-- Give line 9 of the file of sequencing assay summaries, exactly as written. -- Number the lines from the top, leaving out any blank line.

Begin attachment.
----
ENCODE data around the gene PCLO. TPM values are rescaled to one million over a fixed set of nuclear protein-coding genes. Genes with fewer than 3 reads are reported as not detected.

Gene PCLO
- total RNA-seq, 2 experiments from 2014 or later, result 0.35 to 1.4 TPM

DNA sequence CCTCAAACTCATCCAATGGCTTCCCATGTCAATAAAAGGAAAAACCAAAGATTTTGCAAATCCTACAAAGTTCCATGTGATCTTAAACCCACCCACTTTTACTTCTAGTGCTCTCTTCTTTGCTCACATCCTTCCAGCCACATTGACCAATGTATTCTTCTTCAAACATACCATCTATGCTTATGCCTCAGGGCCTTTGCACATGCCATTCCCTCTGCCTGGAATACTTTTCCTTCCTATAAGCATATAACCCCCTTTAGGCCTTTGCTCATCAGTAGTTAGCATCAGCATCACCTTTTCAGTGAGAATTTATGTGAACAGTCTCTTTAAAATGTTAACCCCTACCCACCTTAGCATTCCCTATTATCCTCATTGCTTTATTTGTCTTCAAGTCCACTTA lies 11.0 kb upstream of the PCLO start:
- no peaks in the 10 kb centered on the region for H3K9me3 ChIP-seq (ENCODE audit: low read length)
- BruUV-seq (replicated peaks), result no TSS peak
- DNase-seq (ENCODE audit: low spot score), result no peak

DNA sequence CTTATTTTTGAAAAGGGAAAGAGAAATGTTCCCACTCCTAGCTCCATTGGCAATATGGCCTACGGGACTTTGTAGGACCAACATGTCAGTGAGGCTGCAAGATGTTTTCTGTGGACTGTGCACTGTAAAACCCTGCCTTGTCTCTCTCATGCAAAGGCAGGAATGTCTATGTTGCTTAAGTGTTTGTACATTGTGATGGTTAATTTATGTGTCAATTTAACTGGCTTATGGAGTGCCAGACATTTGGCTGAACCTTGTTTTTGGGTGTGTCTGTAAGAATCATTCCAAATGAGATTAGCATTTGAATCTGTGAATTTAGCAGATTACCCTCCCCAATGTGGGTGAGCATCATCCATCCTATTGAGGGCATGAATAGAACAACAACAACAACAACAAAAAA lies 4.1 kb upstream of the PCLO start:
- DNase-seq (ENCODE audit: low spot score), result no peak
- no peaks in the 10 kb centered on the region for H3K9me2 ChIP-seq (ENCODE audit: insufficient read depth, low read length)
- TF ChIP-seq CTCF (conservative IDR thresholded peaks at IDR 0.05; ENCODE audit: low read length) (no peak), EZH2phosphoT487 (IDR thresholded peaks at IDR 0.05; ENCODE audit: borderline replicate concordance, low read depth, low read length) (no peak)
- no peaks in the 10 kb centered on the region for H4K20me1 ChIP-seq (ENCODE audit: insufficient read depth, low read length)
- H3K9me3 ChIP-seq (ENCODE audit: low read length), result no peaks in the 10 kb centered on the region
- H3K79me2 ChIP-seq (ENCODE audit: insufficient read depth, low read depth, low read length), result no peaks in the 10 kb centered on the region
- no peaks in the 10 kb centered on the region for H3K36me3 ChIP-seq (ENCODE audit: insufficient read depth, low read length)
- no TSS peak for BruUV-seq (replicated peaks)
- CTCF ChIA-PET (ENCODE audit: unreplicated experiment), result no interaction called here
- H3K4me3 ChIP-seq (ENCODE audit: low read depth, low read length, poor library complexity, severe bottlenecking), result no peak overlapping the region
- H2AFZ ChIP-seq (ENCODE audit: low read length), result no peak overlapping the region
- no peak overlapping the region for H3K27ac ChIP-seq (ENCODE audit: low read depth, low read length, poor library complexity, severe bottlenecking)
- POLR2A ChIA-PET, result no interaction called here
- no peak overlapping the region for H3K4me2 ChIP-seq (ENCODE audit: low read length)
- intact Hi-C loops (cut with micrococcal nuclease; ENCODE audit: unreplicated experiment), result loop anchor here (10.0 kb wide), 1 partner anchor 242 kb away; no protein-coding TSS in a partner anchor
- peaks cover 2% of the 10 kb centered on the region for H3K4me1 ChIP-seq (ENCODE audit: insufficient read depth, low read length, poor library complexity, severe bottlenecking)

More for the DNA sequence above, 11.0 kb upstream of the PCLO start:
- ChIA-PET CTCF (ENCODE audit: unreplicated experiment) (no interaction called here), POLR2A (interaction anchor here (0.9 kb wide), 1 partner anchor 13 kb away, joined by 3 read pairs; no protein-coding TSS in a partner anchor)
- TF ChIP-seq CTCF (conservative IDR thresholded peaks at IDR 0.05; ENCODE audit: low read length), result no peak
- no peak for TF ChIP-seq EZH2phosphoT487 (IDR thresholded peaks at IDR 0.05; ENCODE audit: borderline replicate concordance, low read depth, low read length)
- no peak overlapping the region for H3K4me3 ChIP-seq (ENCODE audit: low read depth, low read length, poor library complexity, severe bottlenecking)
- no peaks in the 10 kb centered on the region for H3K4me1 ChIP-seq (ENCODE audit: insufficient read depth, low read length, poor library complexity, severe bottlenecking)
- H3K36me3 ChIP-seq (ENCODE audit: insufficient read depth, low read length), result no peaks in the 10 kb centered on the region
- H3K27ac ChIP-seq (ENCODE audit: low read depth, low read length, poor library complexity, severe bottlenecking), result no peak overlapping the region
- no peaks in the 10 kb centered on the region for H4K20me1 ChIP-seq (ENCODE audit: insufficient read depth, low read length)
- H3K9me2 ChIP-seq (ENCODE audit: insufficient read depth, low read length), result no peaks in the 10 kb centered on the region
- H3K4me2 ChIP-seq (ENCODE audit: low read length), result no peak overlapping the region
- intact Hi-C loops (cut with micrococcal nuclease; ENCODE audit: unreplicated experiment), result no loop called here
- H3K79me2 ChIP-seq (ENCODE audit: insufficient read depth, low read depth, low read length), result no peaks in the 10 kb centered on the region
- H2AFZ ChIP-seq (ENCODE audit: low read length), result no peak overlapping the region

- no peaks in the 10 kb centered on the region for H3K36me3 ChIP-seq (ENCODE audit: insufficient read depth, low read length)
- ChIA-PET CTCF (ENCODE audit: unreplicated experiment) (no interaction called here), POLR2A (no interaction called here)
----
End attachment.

- DNase-seq (ENCODE audit: low spot score), result no peak